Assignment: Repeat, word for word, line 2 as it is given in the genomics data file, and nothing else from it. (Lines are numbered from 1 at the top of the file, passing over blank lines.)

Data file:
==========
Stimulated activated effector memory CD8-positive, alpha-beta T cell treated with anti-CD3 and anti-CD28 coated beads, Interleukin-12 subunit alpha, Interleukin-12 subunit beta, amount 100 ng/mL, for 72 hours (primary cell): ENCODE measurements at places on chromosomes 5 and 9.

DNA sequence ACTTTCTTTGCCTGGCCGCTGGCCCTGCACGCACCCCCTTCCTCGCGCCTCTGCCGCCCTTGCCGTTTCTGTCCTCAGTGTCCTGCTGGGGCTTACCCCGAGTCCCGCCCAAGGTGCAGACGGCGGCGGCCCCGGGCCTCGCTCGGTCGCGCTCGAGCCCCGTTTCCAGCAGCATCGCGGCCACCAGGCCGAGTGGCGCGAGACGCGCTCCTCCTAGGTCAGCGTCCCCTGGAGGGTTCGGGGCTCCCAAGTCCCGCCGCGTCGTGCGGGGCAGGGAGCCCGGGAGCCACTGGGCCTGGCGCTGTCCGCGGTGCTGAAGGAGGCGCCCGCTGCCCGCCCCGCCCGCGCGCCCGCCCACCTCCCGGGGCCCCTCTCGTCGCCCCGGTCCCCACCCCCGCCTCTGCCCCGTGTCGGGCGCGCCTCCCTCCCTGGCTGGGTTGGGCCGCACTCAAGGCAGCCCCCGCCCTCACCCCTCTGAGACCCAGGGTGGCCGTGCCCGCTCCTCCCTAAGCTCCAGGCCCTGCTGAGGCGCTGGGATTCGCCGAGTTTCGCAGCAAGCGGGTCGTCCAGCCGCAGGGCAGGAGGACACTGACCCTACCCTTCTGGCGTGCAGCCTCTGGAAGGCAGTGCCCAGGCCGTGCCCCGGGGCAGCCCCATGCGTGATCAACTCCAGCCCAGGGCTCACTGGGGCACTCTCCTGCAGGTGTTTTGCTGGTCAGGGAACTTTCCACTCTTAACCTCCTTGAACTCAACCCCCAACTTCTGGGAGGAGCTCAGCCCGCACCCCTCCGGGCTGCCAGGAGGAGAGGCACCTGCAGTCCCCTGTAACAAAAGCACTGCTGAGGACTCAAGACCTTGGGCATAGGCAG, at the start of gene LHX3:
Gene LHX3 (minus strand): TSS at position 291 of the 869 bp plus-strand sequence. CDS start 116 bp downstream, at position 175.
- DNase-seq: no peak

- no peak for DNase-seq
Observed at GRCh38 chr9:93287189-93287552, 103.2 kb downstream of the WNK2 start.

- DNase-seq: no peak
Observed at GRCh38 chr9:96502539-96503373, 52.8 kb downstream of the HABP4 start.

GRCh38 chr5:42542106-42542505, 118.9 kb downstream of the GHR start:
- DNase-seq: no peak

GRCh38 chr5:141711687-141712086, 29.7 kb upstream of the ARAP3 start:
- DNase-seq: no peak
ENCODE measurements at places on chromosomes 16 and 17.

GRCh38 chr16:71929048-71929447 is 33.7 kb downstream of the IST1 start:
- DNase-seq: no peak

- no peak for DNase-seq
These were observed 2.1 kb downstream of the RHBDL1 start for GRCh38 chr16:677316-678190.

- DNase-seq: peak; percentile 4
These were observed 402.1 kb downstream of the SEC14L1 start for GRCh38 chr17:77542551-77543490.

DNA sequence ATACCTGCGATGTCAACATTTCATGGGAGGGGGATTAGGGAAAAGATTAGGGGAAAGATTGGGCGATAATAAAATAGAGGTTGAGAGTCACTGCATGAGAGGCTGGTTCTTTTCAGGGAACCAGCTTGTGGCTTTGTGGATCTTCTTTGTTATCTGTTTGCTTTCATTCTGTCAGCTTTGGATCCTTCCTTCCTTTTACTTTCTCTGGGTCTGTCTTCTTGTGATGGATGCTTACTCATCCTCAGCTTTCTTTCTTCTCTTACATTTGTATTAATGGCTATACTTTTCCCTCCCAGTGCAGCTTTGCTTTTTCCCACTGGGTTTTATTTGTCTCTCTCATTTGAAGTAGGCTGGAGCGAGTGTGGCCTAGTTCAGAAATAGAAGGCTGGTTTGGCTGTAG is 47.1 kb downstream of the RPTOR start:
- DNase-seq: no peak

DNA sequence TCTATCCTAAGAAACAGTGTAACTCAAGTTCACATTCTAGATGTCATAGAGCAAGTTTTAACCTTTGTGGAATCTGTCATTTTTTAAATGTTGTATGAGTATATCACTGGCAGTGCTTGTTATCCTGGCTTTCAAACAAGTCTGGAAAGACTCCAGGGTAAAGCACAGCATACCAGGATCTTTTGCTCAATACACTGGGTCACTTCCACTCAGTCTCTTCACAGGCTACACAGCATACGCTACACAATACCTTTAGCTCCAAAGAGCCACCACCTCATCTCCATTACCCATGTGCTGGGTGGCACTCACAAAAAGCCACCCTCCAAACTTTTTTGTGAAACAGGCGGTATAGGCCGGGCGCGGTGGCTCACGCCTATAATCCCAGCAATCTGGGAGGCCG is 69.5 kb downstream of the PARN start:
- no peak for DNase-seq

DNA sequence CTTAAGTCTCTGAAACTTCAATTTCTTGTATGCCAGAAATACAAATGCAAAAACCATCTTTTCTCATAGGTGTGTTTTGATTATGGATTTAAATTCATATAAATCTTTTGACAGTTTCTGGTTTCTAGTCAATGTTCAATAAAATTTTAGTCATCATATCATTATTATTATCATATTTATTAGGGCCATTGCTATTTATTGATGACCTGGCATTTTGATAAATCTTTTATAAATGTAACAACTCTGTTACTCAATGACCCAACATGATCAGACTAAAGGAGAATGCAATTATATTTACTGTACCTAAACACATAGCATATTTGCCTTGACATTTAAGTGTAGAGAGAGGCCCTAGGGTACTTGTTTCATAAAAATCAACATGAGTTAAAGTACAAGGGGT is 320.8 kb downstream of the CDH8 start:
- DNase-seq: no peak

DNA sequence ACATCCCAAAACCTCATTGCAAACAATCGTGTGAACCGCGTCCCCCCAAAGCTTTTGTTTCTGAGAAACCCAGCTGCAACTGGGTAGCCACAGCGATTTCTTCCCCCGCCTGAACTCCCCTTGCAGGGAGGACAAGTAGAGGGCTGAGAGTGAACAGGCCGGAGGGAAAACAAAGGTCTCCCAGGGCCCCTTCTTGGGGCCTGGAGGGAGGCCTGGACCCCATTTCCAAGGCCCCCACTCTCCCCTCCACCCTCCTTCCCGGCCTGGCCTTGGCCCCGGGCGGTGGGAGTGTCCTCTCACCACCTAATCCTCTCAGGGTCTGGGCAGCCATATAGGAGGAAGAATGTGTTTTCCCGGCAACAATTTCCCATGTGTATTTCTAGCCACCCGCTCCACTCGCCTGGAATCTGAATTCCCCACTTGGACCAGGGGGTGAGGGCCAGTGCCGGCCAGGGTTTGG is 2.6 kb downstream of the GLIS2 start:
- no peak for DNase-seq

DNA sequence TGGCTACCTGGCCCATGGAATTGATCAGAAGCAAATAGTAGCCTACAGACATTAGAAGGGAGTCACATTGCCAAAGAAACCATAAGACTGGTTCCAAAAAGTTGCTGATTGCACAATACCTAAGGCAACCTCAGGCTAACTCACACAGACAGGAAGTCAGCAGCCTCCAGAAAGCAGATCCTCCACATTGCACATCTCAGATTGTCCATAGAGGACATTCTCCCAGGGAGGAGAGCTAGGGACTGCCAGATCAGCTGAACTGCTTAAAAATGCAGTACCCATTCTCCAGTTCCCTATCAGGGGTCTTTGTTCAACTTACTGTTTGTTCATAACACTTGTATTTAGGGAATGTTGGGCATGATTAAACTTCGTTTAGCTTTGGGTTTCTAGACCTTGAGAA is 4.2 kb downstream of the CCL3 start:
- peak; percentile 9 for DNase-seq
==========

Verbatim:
DNA sequence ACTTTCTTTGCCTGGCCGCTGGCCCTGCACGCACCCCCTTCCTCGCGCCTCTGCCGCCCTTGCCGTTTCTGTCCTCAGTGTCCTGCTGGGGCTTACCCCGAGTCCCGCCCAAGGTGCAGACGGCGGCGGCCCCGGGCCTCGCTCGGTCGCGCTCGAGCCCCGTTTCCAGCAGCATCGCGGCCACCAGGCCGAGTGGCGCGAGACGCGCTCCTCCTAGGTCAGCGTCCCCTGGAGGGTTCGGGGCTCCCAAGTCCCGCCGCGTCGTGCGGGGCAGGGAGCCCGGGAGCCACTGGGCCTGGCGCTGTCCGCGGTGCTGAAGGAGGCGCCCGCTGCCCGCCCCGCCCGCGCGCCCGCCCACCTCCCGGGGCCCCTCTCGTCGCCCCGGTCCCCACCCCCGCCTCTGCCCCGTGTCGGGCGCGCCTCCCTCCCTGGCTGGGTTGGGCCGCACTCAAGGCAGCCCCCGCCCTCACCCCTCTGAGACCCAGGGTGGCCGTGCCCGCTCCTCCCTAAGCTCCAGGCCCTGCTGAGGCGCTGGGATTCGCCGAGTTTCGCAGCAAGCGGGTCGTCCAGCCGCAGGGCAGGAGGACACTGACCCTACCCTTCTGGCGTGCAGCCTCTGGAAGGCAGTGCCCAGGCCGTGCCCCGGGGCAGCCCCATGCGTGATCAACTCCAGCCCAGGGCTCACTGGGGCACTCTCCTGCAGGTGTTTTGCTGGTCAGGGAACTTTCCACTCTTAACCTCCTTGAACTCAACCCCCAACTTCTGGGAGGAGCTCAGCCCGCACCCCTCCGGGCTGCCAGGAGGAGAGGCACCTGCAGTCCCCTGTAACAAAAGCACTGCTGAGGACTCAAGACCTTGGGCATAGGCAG, at the start of gene LHX3: